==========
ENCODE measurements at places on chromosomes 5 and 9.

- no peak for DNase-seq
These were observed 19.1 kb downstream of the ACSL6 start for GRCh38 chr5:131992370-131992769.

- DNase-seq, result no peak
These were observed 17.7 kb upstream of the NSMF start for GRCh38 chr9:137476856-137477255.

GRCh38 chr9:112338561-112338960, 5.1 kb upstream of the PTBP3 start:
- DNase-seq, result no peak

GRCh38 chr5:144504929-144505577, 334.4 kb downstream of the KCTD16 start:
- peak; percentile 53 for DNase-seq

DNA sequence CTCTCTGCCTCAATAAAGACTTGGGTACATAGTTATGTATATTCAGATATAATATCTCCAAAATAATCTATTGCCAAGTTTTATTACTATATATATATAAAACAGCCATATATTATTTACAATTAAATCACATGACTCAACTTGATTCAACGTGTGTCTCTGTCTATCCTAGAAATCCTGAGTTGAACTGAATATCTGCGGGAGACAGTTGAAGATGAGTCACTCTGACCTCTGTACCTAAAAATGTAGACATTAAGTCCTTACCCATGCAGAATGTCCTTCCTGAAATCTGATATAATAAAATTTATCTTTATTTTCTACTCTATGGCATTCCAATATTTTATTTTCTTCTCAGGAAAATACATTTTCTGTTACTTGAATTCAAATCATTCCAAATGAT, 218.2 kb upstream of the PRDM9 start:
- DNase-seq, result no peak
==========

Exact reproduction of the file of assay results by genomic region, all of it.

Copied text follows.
ENCODE measurements at places on chromosomes 5 and 9.

- no peak for DNase-seq
These were observed 19.1 kb downstream of the ACSL6 start for GRCh38 chr5:131992370-131992769.

- DNase-seq, result no peak
These were observed 17.7 kb upstream of the NSMF start for GRCh38 chr9:137476856-137477255.

GRCh38 chr9:112338561-112338960, 5.1 kb upstream of the PTBP3 start:
- DNase-seq, result no peak

GRCh38 chr5:144504929-144505577, 334.4 kb downstream of the KCTD16 start:
- peak; percentile 53 for DNase-seq

DNA sequence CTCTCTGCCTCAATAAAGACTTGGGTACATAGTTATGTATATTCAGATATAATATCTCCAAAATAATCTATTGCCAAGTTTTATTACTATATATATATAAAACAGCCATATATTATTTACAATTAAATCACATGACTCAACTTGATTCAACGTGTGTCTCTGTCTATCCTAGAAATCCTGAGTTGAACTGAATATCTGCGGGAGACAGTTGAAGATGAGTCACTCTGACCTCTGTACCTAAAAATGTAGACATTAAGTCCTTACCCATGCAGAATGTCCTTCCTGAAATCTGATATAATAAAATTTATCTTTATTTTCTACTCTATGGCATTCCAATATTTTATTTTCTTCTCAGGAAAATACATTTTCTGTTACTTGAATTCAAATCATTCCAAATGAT, 218.2 kb upstream of the PRDM9 start:
- DNase-seq, result no peak